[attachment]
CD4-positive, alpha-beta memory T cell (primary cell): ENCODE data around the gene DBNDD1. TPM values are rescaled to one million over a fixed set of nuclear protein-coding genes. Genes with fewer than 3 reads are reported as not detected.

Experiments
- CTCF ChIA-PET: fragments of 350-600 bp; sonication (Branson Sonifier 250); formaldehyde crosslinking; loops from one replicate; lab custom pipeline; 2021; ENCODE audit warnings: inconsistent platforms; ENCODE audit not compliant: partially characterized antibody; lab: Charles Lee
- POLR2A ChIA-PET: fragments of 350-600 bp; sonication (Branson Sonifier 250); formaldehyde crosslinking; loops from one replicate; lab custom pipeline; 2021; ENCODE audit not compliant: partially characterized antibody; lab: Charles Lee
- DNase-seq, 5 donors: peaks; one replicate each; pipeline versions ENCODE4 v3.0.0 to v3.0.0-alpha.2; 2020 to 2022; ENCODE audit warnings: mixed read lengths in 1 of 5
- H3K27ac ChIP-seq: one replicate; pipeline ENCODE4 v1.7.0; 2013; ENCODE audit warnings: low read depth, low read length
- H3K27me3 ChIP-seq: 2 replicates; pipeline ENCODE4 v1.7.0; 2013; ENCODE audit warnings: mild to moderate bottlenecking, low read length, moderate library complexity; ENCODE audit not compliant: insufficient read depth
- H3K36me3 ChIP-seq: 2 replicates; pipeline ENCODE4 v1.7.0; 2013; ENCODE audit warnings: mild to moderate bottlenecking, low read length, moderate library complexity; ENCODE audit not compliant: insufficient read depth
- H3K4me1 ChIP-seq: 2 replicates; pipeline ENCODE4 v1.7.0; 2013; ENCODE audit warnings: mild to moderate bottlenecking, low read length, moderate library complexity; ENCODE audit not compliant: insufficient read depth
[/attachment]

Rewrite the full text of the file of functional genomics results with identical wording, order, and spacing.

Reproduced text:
CD4-positive, alpha-beta memory T cell (primary cell): ENCODE data around the gene DBNDD1. TPM values are rescaled to one million over a fixed set of nuclear protein-coding genes. Genes with fewer than 3 reads are reported as not detected.

Experiments
- CTCF ChIA-PET: fragments of 350-600 bp; sonication (Branson Sonifier 250); formaldehyde crosslinking; loops from one replicate; lab custom pipeline; 2021; ENCODE audit warnings: inconsistent platforms; ENCODE audit not compliant: partially characterized antibody; lab: Charles Lee
- POLR2A ChIA-PET: fragments of 350-600 bp; sonication (Branson Sonifier 250); formaldehyde crosslinking; loops from one replicate; lab custom pipeline; 2021; ENCODE audit not compliant: partially characterized antibody; lab: Charles Lee
- DNase-seq, 5 donors: peaks; one replicate each; pipeline versions ENCODE4 v3.0.0 to v3.0.0-alpha.2; 2020 to 2022; ENCODE audit warnings: mixed read lengths in 1 of 5
- H3K27ac ChIP-seq: one replicate; pipeline ENCODE4 v1.7.0; 2013; ENCODE audit warnings: low read depth, low read length
- H3K27me3 ChIP-seq: 2 replicates; pipeline ENCODE4 v1.7.0; 2013; ENCODE audit warnings: mild to moderate bottlenecking, low read length, moderate library complexity; ENCODE audit not compliant: insufficient read depth
- H3K36me3 ChIP-seq: 2 replicates; pipeline ENCODE4 v1.7.0; 2013; ENCODE audit warnings: mild to moderate bottlenecking, low read length, moderate library complexity; ENCODE audit not compliant: insufficient read depth
- H3K4me1 ChIP-seq: 2 replicates; pipeline ENCODE4 v1.7.0; 2013; ENCODE audit warnings: mild to moderate bottlenecking, low read length, moderate library complexity; ENCODE audit not compliant: insufficient read depth